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`Night Heat' moves to prime time

Night Heat CBS, tonight, 10-11 o'clock.

With this episode, ``Night Heat'' moves from its 11:30 p.m. slot to ``premi`ere'' in prime time as a weekly summer series - but it trails dark images of its former late-night period.

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The genre police drama pictures night in the city as a shadowy, exotically violent world inhabited by clich'ed TV characters - a thick-tongued drug dealer, street-smart ``narcs,'' a hard-bitten but decent police lieutenant.

Tonight's case is the kind especially troubling to any police bureau: A fellow officer is suspected of letting a woman flee the scene of a drug bust. Does he know her? Did he let her escape with the drugs because he's in love - or for money?

The production is like a rough sketch whose details and individuality are largely missing. Even the two streetwise detectives - well played by regular stars Scott Hylands and Jeff Wincott - are slightly anonymous, half-formed figures who seem vaguely to recapitulate every detective seen through the years on TV.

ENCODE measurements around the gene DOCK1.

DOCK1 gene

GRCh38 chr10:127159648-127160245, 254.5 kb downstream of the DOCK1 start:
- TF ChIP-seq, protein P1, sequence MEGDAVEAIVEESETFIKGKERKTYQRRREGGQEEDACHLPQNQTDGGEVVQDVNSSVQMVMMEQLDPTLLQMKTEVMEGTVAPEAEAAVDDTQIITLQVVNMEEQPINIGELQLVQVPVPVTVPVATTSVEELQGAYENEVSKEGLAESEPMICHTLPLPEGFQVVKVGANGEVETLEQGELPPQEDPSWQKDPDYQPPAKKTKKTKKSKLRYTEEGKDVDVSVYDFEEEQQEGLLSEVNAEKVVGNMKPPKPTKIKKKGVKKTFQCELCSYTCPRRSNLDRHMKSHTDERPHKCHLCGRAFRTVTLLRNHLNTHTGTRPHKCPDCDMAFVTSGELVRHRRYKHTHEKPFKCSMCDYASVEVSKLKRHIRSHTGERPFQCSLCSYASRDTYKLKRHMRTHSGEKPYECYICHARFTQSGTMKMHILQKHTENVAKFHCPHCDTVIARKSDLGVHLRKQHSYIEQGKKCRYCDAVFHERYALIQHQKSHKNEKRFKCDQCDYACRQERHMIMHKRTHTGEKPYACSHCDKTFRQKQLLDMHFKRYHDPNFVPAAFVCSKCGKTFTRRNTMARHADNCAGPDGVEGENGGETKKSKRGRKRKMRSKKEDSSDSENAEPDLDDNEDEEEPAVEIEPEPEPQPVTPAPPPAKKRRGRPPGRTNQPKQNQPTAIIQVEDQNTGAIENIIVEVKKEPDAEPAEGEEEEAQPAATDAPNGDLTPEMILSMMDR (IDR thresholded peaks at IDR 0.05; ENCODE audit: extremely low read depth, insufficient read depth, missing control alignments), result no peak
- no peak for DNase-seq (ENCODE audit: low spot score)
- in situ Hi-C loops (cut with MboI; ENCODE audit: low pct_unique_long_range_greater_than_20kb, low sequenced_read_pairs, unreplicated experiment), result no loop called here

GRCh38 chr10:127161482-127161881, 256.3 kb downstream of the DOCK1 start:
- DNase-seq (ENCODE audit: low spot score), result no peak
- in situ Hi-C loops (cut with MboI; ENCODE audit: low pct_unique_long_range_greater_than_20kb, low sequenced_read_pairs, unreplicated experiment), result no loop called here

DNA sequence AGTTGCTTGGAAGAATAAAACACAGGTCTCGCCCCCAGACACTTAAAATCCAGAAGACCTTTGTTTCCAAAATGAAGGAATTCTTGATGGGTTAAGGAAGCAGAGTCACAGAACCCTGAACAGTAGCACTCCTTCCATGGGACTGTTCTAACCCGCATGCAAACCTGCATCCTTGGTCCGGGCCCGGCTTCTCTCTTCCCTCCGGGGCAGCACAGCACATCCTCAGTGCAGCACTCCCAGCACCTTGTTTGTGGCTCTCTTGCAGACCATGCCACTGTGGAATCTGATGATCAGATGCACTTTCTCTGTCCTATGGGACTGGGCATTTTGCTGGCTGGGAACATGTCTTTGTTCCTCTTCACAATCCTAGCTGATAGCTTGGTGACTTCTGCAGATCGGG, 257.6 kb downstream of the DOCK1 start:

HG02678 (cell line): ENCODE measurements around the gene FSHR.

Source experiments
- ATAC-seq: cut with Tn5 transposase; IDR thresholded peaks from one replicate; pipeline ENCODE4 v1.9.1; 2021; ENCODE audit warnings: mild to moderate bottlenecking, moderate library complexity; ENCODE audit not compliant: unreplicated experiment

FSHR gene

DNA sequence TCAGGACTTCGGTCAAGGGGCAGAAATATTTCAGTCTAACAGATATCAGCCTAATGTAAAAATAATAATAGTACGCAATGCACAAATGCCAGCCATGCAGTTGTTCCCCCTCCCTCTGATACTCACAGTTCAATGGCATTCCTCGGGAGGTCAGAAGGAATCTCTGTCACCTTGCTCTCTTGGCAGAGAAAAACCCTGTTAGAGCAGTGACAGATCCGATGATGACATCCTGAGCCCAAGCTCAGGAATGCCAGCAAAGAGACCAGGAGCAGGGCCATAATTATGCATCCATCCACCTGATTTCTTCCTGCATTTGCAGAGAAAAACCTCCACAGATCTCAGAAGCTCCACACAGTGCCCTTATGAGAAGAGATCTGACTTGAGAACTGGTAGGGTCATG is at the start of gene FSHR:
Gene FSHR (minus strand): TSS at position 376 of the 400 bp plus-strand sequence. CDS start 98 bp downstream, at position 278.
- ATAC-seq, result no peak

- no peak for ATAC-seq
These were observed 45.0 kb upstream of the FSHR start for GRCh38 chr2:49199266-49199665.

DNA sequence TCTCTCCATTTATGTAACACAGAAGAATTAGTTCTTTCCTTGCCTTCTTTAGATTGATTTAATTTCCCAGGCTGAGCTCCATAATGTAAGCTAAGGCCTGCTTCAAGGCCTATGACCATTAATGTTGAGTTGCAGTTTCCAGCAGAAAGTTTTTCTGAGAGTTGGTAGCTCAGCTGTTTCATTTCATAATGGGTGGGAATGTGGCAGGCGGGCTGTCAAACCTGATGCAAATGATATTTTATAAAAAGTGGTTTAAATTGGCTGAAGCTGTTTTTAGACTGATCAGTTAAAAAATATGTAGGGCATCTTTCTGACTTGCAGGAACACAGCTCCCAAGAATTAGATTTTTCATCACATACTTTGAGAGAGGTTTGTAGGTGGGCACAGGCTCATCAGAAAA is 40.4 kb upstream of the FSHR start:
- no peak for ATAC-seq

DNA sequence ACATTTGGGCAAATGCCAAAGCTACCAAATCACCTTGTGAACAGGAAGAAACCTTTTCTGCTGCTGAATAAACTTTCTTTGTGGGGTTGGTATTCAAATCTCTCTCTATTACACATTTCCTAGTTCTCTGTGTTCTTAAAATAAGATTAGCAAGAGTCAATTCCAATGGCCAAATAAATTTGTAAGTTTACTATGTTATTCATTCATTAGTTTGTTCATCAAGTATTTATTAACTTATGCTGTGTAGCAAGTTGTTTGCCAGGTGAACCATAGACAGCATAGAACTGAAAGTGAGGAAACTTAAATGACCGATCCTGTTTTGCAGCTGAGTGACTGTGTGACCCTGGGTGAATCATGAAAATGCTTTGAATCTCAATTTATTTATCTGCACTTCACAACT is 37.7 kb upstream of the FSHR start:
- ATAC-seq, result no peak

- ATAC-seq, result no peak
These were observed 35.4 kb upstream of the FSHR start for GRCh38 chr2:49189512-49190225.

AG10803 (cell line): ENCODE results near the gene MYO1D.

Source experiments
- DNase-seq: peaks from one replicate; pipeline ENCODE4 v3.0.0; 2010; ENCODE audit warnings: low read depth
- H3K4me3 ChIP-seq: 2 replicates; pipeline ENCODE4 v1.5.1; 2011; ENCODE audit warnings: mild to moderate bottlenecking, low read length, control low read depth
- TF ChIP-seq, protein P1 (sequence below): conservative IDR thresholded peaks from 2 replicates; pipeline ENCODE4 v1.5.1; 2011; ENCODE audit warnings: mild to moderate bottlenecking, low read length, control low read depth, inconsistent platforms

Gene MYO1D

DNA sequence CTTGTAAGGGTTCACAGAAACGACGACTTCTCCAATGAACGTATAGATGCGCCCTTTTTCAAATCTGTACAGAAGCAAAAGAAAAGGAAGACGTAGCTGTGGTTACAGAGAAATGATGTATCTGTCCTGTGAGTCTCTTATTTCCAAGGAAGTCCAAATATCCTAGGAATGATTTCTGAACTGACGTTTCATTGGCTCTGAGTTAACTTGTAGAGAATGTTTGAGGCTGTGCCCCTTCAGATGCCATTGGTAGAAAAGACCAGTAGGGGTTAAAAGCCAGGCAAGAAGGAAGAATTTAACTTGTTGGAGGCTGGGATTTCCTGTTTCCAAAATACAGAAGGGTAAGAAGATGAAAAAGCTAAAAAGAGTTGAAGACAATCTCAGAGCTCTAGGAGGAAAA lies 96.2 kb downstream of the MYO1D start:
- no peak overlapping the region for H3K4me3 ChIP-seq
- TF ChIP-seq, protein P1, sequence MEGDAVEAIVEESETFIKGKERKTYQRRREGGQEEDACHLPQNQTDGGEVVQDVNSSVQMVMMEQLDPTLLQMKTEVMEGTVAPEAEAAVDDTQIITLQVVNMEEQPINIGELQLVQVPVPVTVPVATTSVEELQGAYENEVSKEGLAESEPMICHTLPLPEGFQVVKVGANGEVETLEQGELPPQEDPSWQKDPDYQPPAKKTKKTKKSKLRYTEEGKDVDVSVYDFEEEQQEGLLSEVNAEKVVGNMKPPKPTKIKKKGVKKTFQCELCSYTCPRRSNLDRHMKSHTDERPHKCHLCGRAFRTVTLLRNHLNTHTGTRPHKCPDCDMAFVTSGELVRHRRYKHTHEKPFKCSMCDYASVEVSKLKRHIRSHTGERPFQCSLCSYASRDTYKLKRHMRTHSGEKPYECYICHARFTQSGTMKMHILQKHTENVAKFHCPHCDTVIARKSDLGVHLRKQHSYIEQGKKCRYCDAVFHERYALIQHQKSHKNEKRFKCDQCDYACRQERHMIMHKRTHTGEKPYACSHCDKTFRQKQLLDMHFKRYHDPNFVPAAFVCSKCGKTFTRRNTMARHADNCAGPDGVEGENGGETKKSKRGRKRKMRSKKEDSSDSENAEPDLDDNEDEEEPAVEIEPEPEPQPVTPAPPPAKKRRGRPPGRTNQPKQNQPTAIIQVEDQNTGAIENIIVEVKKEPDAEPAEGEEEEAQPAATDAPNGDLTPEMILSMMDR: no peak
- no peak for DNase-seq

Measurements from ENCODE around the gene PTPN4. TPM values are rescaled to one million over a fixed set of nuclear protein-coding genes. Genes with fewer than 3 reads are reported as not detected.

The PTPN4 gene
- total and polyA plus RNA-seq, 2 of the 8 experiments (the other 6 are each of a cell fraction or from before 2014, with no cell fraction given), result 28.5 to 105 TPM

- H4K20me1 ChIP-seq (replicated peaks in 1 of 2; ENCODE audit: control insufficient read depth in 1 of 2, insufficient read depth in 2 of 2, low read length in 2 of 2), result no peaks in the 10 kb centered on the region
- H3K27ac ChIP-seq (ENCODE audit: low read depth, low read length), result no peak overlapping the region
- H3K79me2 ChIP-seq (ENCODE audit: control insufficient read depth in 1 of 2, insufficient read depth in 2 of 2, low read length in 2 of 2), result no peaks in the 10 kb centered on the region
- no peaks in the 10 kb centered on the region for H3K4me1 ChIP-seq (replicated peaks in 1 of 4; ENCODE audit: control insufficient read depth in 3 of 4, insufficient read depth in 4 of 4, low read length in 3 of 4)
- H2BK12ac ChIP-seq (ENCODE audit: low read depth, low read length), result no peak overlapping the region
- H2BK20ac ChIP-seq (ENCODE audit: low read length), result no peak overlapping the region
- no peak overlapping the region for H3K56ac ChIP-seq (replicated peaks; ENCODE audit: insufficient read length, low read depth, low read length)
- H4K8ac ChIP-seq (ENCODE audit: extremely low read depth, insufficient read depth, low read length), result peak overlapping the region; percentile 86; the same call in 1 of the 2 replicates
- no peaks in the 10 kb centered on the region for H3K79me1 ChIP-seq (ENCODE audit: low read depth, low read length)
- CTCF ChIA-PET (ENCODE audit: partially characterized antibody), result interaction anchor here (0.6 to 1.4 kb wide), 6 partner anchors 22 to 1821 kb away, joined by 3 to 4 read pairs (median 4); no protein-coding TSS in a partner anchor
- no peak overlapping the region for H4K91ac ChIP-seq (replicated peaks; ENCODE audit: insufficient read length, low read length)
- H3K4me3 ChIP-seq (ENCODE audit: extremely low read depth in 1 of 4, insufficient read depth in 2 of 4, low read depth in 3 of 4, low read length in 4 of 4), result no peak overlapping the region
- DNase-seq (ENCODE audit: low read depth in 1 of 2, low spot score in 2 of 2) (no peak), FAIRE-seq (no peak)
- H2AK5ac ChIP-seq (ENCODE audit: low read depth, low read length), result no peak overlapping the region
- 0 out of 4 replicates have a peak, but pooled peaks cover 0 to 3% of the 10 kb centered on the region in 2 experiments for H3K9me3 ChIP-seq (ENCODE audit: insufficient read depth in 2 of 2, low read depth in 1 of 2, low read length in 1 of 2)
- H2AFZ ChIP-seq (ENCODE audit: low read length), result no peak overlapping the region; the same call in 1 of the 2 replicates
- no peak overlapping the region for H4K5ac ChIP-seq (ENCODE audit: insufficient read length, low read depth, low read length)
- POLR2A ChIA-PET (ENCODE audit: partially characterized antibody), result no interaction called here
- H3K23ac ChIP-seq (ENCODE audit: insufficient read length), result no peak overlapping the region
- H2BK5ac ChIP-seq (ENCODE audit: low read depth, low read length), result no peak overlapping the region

But the show does have something that isn't routine - a startling plot twist that lifts the story just above the ordinary. This new angle - revealed near the program's end - concerns the suspected cop, and fortunately he is played by guest star Jason Miller, whose humanity gives soul to the proceedings. His face is a wrinkled map of petty betrayals and lost hopes as the story puts him ever deeper into the mess.

This twist tends curiously to upgrade earlier scenes in a viewer's mind. There were some strong points, after all, he tells himself - like shifting, half-lit shots that build the tension before the failed drug bust. And there was electricity when the police confronted Miller with a tape recording revealing the presence of the girl at the drug bust. Even the program's overall structure of gradually emerging truth about Miller's role - production clich'es all - can be appreciated, and so can individual performances like Deborah Grover's as an outraged questioner at a hearing. But these are high points rising above a generally pedestrian background.

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